Floral memorial for First World War heroes at Ipswich’s Quay Place to feature 2,018 poppies
- Credit: Archant
Thousands of handmade poppies are being knitted, sewn and crocheted at a Suffolk heritage centre to mark 100 years since the end of the First World War.
School pupils joined volunteers for a poppy making session at Quay Place in Ipswich this morning as part of a centenary project commemorating those who lost their lives on the battlefield.
The aim is for 2,018 poppies to adorn walls at the centre, which operates out of the revamped St Mary at the Quay church, as part of a special display ready for Armistice Day in 2018.
Manager Ginny Idehen said: “This is part of our poppy project here at Quay Place and it’s all about celebrating the lives of the men of the parish, and of this church, who gave their lives in the First World War.
“We have a memorial here and we’ve been doing a lot of research around the men, where they came from and their families.
“Part of this research is also to involve as many people as possible in the process, so we’ve been making poppies and the poppies are part of a group that meets every Monday morning.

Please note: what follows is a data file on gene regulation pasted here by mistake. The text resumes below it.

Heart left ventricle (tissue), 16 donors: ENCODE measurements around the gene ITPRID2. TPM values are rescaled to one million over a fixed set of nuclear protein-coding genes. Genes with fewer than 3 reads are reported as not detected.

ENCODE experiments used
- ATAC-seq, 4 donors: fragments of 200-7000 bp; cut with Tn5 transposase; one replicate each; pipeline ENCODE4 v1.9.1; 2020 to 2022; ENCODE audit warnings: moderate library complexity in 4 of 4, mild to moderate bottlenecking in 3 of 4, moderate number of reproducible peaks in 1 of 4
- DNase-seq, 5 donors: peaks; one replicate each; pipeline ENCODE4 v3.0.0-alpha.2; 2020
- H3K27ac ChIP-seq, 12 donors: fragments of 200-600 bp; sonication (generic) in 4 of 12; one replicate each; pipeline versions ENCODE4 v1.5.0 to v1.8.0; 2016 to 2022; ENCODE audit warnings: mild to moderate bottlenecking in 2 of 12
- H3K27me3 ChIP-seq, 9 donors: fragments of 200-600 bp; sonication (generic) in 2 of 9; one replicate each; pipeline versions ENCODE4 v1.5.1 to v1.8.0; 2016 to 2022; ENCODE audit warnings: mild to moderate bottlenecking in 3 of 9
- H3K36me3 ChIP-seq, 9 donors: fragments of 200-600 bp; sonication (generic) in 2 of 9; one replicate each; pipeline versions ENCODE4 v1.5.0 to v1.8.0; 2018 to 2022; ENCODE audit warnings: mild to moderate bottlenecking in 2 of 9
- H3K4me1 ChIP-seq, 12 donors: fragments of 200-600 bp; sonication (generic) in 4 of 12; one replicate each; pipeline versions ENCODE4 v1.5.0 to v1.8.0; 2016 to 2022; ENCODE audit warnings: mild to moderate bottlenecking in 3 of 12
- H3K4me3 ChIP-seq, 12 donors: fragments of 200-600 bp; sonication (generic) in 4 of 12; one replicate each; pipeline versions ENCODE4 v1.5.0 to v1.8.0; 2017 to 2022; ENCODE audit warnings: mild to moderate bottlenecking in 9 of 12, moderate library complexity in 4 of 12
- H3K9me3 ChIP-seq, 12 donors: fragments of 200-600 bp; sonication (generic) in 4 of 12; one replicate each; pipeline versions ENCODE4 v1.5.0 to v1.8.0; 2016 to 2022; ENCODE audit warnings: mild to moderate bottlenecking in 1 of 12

She added: “We’ve got a mere 2,018 to make because one of the volunteers decided to set that goal.
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“It’s obviously the 100th year anniversary next year so we were really keen to get as many people involved as possible.”
Children from Stone Lodge Academy attended one of the centre’s weekly poppy making sessions this morning.
One youngster was able to make six felt flowers within an hour.
Volunteer Rosie Bray lost her grandfather in the First World War.
She said: “It’s very important to remember (those who died) because it was so long ago and the majority of the people who were actually in the First World War are dead now.
“But it should be remembered by all of us because without the things that they did we may not be as we are now.
“My grandad died trying to protect us all – he left two young boys.”
An exhibition commemorating parishioners who lost their lives during the war is currently on display at Quay Place.
It shares the story of Captain Nicholls, son of a Reverend based at St Mary at the Quay.
Mrs Idehen added: “It’s quite poignant because while (the Reverend) was putting a lot of his parishioner’s sons on the war memorial, he was also putting his own son on there.”
Visit Quay Place every Monday from 10am to take part.